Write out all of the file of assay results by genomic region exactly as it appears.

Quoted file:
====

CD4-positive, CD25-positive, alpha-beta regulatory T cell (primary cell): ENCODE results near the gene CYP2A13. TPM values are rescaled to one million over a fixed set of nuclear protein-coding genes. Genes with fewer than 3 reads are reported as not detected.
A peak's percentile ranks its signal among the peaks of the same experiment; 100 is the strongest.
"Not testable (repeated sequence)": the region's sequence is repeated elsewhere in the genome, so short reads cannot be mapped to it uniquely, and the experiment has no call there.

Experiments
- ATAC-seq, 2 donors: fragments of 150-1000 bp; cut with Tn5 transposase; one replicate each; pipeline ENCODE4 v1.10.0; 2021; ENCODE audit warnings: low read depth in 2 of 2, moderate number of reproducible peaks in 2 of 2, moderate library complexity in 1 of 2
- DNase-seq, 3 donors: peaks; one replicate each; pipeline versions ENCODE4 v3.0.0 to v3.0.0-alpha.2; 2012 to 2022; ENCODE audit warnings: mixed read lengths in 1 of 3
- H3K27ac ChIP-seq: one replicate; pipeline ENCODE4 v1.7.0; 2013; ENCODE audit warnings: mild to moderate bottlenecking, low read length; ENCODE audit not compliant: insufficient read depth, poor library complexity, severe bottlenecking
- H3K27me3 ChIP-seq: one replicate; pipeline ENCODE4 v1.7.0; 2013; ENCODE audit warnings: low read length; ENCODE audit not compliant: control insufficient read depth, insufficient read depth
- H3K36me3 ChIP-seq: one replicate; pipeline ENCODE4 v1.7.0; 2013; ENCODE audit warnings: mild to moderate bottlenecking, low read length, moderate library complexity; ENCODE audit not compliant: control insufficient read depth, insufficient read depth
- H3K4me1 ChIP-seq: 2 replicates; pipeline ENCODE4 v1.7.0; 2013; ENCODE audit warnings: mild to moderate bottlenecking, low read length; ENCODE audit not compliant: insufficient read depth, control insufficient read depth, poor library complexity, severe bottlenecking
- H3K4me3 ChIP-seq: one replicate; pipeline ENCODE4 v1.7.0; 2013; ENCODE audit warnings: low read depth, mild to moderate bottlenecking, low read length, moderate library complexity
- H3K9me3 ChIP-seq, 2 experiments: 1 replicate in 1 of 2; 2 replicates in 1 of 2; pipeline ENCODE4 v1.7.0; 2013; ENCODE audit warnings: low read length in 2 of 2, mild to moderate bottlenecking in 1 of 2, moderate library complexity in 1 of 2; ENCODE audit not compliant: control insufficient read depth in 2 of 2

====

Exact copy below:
CD4-positive, CD25-positive, alpha-beta regulatory T cell (primary cell): ENCODE results near the gene CYP2A13. TPM values are rescaled to one million over a fixed set of nuclear protein-coding genes. Genes with fewer than 3 reads are reported as not detected.
A peak's percentile ranks its signal among the peaks of the same experiment; 100 is the strongest.
"Not testable (repeated sequence)": the region's sequence is repeated elsewhere in the genome, so short reads cannot be mapped to it uniquely, and the experiment has no call there.

Experiments
- ATAC-seq, 2 donors: fragments of 150-1000 bp; cut with Tn5 transposase; one replicate each; pipeline ENCODE4 v1.10.0; 2021; ENCODE audit warnings: low read depth in 2 of 2, moderate number of reproducible peaks in 2 of 2, moderate library complexity in 1 of 2
- DNase-seq, 3 donors: peaks; one replicate each; pipeline versions ENCODE4 v3.0.0 to v3.0.0-alpha.2; 2012 to 2022; ENCODE audit warnings: mixed read lengths in 1 of 3
- H3K27ac ChIP-seq: one replicate; pipeline ENCODE4 v1.7.0; 2013; ENCODE audit warnings: mild to moderate bottlenecking, low read length; ENCODE audit not compliant: insufficient read depth, poor library complexity, severe bottlenecking
- H3K27me3 ChIP-seq: one replicate; pipeline ENCODE4 v1.7.0; 2013; ENCODE audit warnings: low read length; ENCODE audit not compliant: control insufficient read depth, insufficient read depth
- H3K36me3 ChIP-seq: one replicate; pipeline ENCODE4 v1.7.0; 2013; ENCODE audit warnings: mild to moderate bottlenecking, low read length, moderate library complexity; ENCODE audit not compliant: control insufficient read depth, insufficient read depth
- H3K4me1 ChIP-seq: 2 replicates; pipeline ENCODE4 v1.7.0; 2013; ENCODE audit warnings: mild to moderate bottlenecking, low read length; ENCODE audit not compliant: insufficient read depth, control insufficient read depth, poor library complexity, severe bottlenecking
- H3K4me3 ChIP-seq: one replicate; pipeline ENCODE4 v1.7.0; 2013; ENCODE audit warnings: low read depth, mild to moderate bottlenecking, low read length, moderate library complexity
- H3K9me3 ChIP-seq, 2 experiments: 1 replicate in 1 of 2; 2 replicates in 1 of 2; pipeline ENCODE4 v1.7.0; 2013; ENCODE audit warnings: low read length in 2 of 2, mild to moderate bottlenecking in 1 of 2, moderate library complexity in 1 of 2; ENCODE audit not compliant: control insufficient read depth in 2 of 2